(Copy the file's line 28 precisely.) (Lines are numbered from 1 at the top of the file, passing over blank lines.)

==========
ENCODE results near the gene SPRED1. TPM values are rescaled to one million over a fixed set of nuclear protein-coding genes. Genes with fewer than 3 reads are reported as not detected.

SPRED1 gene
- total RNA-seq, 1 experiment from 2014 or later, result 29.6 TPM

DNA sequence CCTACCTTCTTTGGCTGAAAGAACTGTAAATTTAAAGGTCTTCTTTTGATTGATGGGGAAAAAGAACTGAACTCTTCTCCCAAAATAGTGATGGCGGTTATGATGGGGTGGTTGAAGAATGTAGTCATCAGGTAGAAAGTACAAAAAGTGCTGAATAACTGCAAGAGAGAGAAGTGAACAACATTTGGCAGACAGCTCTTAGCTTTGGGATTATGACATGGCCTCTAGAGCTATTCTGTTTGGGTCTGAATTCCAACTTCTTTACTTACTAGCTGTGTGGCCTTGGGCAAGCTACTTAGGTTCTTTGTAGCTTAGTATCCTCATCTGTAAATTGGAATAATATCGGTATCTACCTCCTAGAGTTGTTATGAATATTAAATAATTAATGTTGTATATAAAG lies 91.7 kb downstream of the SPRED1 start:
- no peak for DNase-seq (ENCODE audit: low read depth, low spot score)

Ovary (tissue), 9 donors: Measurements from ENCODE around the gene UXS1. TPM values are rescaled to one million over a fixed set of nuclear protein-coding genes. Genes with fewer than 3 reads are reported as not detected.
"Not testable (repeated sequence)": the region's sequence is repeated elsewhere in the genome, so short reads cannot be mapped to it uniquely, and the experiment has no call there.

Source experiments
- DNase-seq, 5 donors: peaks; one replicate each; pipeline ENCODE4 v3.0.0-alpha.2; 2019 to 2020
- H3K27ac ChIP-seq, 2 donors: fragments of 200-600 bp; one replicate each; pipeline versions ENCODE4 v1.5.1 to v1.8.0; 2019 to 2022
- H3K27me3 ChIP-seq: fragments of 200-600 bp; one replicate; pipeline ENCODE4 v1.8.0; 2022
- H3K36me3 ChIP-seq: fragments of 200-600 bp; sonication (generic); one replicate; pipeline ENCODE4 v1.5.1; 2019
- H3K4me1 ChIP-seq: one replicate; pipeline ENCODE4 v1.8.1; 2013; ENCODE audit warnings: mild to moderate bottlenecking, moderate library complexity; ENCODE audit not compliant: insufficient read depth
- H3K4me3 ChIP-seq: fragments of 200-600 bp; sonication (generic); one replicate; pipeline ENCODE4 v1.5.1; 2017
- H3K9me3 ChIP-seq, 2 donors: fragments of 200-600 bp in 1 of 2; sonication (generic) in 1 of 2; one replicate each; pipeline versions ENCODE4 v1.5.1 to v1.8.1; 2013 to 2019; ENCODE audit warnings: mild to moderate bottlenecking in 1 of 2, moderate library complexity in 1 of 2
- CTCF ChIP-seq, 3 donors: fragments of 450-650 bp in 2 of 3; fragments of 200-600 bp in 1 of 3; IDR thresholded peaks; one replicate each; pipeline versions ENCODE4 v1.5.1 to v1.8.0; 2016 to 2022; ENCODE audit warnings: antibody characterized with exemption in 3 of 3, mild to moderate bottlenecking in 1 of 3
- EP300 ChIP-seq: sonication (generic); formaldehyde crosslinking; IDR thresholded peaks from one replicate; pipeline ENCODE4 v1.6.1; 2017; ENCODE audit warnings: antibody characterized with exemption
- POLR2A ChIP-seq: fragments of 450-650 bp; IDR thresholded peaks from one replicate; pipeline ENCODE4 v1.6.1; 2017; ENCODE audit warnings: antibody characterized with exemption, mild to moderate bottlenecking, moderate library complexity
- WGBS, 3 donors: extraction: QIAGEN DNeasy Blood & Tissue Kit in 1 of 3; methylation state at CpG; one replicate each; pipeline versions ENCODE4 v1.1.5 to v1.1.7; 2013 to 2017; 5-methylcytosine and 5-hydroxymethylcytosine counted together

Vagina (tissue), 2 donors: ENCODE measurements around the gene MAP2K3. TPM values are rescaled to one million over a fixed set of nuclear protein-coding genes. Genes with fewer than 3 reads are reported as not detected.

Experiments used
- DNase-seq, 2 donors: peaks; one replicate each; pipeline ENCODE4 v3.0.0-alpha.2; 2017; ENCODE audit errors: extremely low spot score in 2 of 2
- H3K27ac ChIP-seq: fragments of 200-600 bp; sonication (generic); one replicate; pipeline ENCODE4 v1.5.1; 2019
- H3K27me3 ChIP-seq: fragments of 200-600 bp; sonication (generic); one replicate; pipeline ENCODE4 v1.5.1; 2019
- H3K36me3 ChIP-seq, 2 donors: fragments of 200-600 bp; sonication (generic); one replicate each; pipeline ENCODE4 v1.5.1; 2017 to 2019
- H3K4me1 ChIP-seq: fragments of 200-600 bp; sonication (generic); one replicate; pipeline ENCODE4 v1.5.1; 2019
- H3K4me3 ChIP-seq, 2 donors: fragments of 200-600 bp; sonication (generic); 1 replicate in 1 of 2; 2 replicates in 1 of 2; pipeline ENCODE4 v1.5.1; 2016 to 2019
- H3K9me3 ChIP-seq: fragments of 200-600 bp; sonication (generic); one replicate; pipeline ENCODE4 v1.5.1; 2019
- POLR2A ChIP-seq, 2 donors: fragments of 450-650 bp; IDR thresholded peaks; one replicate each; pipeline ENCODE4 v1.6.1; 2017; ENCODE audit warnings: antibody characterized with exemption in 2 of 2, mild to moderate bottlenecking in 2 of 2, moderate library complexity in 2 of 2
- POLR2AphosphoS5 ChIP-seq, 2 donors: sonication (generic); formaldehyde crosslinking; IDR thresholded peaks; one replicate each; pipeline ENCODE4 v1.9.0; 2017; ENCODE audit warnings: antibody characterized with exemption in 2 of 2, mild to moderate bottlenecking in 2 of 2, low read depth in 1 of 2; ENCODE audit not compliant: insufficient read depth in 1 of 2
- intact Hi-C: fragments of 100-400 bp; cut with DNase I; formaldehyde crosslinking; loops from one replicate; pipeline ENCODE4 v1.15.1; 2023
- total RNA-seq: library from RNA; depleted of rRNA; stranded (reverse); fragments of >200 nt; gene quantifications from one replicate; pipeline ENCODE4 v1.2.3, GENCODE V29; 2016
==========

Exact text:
- H3K9me3 ChIP-seq: fragments of 200-600 bp; sonication (generic); one replicate; pipeline ENCODE4 v1.5.1; 2019